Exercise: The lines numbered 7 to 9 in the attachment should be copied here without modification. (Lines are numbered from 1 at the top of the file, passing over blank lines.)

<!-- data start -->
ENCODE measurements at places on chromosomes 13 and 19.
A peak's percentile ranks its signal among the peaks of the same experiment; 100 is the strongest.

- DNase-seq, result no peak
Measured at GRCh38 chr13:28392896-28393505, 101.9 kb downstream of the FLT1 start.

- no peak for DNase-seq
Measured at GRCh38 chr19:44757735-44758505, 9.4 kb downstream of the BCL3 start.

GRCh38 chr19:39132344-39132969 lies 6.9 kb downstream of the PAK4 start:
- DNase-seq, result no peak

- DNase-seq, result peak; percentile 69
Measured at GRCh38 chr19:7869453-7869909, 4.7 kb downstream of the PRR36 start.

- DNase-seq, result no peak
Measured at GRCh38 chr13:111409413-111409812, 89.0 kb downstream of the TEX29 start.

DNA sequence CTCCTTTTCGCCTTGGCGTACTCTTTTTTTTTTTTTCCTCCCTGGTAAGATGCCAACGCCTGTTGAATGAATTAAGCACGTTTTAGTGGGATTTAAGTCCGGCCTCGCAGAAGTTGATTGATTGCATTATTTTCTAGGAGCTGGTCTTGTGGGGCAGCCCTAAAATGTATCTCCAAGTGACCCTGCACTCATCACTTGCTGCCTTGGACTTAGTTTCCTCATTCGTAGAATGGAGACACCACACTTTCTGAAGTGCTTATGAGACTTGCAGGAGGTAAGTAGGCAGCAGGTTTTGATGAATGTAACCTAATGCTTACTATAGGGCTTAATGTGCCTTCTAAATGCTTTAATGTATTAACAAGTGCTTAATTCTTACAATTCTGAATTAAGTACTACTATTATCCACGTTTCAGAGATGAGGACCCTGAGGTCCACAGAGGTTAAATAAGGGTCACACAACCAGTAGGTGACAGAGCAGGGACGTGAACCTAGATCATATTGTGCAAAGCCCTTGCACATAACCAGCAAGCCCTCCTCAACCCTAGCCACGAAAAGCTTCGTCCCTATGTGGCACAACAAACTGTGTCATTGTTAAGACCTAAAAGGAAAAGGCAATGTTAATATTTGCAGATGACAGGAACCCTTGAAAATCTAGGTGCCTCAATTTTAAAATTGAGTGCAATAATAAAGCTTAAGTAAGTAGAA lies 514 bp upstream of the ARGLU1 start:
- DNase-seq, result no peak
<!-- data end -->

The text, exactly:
GRCh38 chr19:39132344-39132969 lies 6.9 kb downstream of the PAK4 start:
- DNase-seq, result no peak

- DNase-seq, result peak; percentile 69